Dear Lucile:

It was so good to see your letter here when I came over from Hilda's! I arrived Mon. night at 12:30 (by plane), Hiddy and a very old friend (Elanita Frey) were waiting for me. I hadn't seen Elanite for twelve years. She was Hiddy's schoolmate, and in 1947 I got her into the Indian Service as teacher. She is very successful & loves her Indian kids. So I did some good that time for sure.

I'm sorry you've been having bronchial trouble, but the knowledge somehow brings you a bit closer. I never think of you as ailing in any way. It's been very dry here all summer — a good season for your bronchial trouble. I had that trouble for years — left Nebraska as a result. I don't seem to have any trouble in that way now, and can't remember when the change came. (Incidentally, I've not smoked at all since June 25th. Not that I quit. I just thought I wouldn't smoke the next one. There has been no wild, or even strong, desire to smoke. Still, I do like the idea of lighting one.

I do wish you all were here with me. It's a sweet place, but so very still. That's it, as you say — it's so still. Needs shouts, laughter, loved voices.

I'll be so glad when you are here, and surely the Nebraska trip will be a happy one.

Just received an an urgent invitation to act as sole judge of the Texas Poetry Society contest. I've acted several times during the past 20 or 25 years, & I've always been greatly impressed by the poetic ability in that state. I've wondered how to explain the fact. The last time, I gave first to a corking ballad that immediately went into Reader's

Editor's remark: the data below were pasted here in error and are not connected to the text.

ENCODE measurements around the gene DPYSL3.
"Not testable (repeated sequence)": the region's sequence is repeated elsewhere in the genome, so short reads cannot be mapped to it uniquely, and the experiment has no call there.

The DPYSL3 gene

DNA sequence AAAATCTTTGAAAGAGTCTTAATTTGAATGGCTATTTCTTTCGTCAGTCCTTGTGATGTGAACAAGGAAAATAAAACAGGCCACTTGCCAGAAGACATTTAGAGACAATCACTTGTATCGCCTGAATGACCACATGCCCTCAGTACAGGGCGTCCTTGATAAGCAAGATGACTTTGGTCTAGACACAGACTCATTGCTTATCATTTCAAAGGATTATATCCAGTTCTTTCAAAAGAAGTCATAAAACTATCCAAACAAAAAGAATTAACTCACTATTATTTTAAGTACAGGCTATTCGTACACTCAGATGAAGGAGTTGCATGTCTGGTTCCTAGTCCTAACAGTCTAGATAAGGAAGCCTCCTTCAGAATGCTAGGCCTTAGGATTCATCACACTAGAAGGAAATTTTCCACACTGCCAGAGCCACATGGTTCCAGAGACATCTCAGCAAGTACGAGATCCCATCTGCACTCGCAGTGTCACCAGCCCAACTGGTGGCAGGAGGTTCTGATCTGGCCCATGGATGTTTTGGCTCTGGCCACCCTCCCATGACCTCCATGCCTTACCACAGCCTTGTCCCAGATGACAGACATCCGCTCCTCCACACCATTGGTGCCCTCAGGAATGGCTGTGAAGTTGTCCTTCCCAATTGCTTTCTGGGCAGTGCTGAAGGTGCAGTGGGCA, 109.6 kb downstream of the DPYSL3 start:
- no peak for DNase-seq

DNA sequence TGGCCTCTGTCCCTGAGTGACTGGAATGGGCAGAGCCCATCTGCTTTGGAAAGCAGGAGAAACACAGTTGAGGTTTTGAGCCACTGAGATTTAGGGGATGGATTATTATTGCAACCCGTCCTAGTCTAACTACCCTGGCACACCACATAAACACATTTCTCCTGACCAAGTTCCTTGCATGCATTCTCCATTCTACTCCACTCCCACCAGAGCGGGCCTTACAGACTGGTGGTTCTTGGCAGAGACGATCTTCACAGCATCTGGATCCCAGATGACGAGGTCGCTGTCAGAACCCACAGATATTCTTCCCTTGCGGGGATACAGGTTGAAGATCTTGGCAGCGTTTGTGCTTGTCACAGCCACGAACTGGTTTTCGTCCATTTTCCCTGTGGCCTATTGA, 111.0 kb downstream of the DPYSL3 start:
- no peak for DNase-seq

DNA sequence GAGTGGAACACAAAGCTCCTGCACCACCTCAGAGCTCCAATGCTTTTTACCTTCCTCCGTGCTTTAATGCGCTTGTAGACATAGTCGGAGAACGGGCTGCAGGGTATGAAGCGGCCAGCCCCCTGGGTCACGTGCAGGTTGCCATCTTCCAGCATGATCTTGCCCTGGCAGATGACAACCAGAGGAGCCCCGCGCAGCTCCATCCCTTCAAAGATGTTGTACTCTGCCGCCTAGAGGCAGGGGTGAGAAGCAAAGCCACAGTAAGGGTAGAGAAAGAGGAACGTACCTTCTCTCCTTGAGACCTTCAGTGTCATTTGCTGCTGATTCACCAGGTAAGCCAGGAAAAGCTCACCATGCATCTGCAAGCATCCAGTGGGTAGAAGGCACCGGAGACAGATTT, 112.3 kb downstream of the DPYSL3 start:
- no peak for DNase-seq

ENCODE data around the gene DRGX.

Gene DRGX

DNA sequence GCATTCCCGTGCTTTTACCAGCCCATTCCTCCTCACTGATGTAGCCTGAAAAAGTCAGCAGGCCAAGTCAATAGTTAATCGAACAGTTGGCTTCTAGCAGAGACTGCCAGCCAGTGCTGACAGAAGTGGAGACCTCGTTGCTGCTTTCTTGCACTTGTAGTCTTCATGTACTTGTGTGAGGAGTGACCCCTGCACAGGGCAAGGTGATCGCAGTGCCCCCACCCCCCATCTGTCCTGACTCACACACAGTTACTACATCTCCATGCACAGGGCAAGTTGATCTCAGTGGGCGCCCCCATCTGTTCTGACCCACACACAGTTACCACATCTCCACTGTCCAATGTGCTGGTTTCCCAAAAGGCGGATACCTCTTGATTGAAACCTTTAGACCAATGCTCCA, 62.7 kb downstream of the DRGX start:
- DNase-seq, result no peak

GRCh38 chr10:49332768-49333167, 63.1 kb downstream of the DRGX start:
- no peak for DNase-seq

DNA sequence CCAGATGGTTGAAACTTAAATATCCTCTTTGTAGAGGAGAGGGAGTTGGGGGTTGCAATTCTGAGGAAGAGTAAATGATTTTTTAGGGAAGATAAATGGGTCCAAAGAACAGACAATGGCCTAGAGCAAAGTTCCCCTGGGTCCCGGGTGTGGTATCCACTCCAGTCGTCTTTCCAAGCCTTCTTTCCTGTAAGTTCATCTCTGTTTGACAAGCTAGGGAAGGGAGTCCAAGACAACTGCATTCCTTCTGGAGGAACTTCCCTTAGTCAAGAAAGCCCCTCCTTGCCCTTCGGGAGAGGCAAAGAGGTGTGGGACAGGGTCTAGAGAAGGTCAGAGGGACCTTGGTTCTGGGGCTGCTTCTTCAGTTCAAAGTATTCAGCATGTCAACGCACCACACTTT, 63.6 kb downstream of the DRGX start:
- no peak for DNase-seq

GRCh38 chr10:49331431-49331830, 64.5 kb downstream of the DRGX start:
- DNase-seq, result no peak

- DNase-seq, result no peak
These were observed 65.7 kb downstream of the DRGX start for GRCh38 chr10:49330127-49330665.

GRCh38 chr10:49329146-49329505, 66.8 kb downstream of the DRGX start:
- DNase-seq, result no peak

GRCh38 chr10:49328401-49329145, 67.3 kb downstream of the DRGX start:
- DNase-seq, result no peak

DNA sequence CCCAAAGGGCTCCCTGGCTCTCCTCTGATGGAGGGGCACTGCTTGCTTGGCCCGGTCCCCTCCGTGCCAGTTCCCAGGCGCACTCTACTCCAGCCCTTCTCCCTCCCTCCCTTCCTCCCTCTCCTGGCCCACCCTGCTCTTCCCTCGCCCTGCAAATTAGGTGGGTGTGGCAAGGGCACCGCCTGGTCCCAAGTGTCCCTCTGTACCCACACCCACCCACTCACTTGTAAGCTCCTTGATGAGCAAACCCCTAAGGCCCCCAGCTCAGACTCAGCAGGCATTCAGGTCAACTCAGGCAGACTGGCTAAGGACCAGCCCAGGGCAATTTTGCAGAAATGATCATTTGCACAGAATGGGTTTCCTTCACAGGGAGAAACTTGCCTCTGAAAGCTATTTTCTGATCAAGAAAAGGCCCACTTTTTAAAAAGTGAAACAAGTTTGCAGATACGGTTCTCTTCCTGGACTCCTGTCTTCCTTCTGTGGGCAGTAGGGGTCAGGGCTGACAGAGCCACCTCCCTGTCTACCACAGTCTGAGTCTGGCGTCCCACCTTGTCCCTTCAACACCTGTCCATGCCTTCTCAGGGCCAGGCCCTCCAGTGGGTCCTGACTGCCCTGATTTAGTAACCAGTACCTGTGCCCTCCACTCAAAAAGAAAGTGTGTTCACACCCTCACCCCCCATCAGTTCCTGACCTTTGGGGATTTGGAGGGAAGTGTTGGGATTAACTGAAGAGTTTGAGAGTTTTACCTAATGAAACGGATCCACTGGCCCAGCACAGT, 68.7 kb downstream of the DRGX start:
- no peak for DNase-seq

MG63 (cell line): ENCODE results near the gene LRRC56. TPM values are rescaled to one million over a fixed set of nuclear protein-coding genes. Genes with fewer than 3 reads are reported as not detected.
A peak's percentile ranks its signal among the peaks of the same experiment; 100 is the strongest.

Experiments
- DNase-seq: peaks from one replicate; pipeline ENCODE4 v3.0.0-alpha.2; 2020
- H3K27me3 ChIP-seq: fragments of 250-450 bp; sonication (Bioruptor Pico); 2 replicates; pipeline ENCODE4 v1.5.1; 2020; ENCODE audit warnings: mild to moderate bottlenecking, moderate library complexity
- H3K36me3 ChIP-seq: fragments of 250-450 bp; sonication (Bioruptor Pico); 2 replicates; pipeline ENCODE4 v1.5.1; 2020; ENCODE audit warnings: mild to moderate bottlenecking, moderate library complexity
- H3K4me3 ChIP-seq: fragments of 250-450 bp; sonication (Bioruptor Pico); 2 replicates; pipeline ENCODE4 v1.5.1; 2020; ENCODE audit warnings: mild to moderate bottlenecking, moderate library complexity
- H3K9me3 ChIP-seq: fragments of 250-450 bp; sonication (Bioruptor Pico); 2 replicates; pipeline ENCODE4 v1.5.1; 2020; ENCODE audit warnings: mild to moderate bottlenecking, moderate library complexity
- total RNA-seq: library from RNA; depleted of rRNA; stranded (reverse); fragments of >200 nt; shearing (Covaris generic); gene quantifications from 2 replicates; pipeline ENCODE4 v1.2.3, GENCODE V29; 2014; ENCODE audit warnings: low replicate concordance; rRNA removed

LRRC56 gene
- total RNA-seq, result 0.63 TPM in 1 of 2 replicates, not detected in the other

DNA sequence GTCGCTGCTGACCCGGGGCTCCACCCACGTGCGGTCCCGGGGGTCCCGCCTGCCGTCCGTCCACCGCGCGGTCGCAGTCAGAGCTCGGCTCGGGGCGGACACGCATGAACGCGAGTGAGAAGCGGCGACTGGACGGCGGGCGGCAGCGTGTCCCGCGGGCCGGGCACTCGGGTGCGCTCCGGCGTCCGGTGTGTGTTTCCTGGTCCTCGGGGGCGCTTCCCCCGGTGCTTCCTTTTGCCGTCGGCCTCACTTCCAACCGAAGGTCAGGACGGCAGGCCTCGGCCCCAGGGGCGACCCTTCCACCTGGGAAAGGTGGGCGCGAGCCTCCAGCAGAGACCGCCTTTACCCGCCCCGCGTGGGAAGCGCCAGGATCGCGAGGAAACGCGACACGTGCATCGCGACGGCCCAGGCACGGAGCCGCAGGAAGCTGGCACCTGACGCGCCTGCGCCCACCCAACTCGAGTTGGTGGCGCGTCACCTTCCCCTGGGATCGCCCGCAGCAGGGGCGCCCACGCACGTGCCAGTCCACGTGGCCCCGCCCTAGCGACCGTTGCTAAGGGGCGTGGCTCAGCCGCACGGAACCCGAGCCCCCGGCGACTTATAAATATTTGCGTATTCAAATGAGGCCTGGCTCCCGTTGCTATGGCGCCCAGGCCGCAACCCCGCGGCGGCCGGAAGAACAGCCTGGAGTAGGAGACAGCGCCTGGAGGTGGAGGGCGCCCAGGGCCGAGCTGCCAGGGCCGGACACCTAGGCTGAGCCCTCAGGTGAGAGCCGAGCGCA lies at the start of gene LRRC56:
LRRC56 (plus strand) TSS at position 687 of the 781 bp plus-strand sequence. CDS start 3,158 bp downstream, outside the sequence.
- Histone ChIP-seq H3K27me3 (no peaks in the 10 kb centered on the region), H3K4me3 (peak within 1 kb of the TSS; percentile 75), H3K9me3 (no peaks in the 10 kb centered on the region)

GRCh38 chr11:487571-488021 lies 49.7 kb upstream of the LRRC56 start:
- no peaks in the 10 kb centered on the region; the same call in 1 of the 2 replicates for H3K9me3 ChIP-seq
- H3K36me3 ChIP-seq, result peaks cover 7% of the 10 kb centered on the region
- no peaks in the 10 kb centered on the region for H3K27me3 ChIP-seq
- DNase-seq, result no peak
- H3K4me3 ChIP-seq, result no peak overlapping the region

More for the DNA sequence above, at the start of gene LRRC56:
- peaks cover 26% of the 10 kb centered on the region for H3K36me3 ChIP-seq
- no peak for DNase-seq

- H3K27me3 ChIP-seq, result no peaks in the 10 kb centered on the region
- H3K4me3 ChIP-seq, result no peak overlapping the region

Digest and was widely noted. It was "Red (Somebody's) Last Ride." My god! It was something to raise your hair & make you fetch a yell from deep down in there where you live!

The author knew men & horses, and he was sharing experience. Golly! Golly! I hope I'll find another this time! (You and your Texas! It's my Texas too!

No, I didn't get anything of importance at Chesterfield. We did not make advance arrangements with mediums & they were full up. I could not get the two I wanted. But I did get to Penny Umbach again. She is the one who told me about going West, "almost, not quite, to the Pacific Ocean" last year. Also, she knew about television. (Last year she was 100% correct.) This time she said that the years 1960, '61, and '62 are to be like "harvesting" years for me. I got the strong impression that your writing is tied up with what she saw. She was quite happy about the whole thing, I gathered. Hilda got to a Mr. Ireland, who seemed rather astonishing. Anyway, we had fun, Hilda, Alice and I — lots of fun. I do wish you and I or us'ns together could see a Mrs. Hickock who is regarded in Chesterfield as "the greatest." I heard her in public, and she was quite flabbergasting. I do want to get to her; and next time I'll arrange. in

I do hope you get relief from the bronchial trouble soon. I infer that Bower is all right or he couldn't be working so hard in hot weather.

You are dear. Have deep sleeps and good dreams.